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Sentimentalism would not be high on pastors’ lists of threats to the church, were they to be polled for such a thing. False doctrine, lack of commitment, entertainment culture, the homosexual lobby, Youtube attention spans, radical Islam, the prosperity gospel, declining missions, pornography, moral failure in leaders, pragmatism and a host of others might be on the list. Sentimentalism? You think a few sappy Christians who get teary-eyed over Kinkade and kittens are a mortal threat to the church?  No, not when you put it that way, which is, ironically enough, a sentimental way of defining sentimentalism.

Sentimentalism, as Jeremy Begbie puts it, is at least three things. First, it is a distortion of reality by trivialising or evading evil.  A fiction of innocence is projected onto self, others, and the world. This can only be done by mentally avoiding the irrationality and horrific nature of evil, and selecting those parts of life which are pleasing and good – and exaggerating them. Ambiguity and disharmony are spray-painted over with glib trivialisations, “it’s not that bad”, “people are just people, in the end”, “he’s in a better place, at least”, “death is just a doorway”, or the musical trivialisations of pop tunes.

Second, sentimentality uses that air-brushed view of the world to be emotionally self-indulgent: loving its own feelings more than any reality which supposedly evokes them. It does not merely cry, it loves to cry; it does not simply hate, it enjoys the hate; it is not simply “passionate”, it is passionate about being passionate; it is not only sincere, it deeply moved by how sincere it is. In fact, it is even more satisfied with how its emotion will impress others (how many likes and comments did my Fakebook rant over the poor service or my post goo-gahing over my child get? I’ve checked at least every five minutes). The sentimentalist’s emotions have become a kind of narcotic, a high he seeks to avoid the hard edges of reality. Music is just a soundtrack to the movie he’s starring in, other people are the audience, relationships are the characters that orbit his absorbingly compelling existence.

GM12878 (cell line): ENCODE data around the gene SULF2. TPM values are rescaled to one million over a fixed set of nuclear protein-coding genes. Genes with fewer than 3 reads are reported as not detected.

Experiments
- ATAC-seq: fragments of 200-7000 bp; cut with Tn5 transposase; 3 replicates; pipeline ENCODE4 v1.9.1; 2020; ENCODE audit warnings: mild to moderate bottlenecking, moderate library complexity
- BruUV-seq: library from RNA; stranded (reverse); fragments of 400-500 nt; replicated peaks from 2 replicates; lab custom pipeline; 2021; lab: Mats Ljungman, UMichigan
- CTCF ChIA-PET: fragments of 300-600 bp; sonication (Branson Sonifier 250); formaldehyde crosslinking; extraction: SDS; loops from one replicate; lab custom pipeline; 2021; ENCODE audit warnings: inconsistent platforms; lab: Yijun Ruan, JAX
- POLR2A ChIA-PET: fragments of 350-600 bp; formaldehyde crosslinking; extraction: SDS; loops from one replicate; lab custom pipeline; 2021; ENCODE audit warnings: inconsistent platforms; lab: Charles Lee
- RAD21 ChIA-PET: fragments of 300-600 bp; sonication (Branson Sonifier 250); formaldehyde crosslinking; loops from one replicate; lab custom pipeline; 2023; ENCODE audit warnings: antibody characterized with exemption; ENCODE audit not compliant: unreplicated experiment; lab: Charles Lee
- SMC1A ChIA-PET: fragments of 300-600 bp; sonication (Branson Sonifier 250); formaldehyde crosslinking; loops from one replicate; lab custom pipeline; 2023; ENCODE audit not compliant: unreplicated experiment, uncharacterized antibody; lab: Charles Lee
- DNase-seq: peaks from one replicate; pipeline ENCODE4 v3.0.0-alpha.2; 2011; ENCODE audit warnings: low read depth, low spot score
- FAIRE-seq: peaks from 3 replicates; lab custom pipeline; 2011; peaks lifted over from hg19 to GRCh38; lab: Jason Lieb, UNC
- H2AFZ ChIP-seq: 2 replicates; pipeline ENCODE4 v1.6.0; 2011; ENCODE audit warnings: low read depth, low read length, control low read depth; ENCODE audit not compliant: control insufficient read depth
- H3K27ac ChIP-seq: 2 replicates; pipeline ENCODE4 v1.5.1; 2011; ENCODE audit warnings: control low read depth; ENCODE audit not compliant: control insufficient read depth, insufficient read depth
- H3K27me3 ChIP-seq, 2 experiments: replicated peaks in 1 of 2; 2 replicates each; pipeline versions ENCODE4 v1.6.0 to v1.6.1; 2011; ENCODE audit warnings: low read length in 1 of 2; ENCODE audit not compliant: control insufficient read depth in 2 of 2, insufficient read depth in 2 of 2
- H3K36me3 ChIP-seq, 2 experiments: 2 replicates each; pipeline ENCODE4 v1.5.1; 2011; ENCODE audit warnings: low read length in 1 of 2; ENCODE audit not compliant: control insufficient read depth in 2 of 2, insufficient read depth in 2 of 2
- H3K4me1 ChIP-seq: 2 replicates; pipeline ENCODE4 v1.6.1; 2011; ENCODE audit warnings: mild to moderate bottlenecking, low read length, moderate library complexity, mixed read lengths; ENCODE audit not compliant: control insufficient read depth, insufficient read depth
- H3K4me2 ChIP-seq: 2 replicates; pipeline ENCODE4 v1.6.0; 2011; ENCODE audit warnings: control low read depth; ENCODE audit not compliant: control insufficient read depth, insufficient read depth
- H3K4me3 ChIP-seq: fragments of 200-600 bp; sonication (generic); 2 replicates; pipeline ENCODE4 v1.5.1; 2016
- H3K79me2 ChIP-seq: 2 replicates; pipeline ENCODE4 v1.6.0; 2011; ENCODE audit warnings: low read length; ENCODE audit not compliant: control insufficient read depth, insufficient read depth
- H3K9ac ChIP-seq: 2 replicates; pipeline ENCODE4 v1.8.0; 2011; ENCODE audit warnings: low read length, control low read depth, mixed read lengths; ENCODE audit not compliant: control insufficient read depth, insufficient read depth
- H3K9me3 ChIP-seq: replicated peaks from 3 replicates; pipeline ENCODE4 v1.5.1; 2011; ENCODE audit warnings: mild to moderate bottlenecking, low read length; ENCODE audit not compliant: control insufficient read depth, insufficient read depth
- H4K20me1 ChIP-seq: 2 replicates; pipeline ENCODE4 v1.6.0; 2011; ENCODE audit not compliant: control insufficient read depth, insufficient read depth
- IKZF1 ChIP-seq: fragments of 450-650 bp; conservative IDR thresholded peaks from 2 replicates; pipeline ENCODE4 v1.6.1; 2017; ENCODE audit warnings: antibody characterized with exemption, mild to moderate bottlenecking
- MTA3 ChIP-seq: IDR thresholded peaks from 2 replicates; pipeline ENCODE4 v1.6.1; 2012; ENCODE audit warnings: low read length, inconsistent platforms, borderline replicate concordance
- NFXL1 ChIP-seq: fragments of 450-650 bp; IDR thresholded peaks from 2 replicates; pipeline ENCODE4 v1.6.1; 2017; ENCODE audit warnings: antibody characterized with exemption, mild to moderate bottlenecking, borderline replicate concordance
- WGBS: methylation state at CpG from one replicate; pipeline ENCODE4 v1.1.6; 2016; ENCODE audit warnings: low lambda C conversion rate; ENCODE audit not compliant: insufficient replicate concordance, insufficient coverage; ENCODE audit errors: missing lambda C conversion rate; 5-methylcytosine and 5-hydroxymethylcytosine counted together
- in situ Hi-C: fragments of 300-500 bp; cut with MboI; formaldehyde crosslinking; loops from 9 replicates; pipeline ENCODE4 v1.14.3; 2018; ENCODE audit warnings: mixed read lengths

Third, sentimentality takes no appropriate costly action. A sentimentalist uses life as a backdrop for his selfie, which he then views repeatedly. He is not responding to life as it is, and making changes. He is responding to his falsified version of life, which allows him to keep feeling his treasured feelings. He lives in his own little hall of mirrors, and that is as he would have it.

Granted, this sounds amusing at first. But imagine, for a moment, that sentimentalism is a bigger problem than you’ve thought. Imagine, for example, that the following kinds of people existed:

  • “Worshippers” who love their deep worshipful feelings with scrunchy-face intensity, who believe that bands and preachers that can make them cry are totally deep.
  • “Worshippers” who long for the ‘beautiful old hymns’, by which they mean the Smiley-Face hymns of 19th century Victorian Romanticism.
  • Listeners who want sermons that ‘make us feel uplifted’ and hate sermons on sin, judgement and Hell.
  • Listeners who want sermons that ‘tell it like it is’ and hate sermons on mercy, compassion, and Heaven.
  • Preachers who take their listeners on an emotional rollercoaster, but safely deposit them exactly where they were at the beginning, knowing they’ll wipe their tears and come back next week.
  • Preachers who use gutter-talk, racy illustrations and gruesome descriptions because they’re keeping it real, man.
  • Married couples whose marriages are devastated because they were searching for passionate feelings that never seemed to last, who do nothing with biblical counsel, because they are waiting for passionate feelings to develop and propel them into action.
  • Christians in chronic depression over the world, because it is darker, more disturbing, and more ambiguous than they want it to be.
  • Christians in chronic cynicism over the church, because reality is darker, more disturbing and more ambiguous than most Christians admit.
  • Parents who are drooling with ‘love’ over their widdle-munchy-munchykin, but will have all the brutality of a death-camp commander should their child be denied something by the Sunday School teacher, or should the church make demands on family-time.
  • Christians whose believe their deepest spiritual experiences have been while watching The Passion of the ChristFireproof, Ben-Hur, or Facing the Giants.


Imagine if such people existed.

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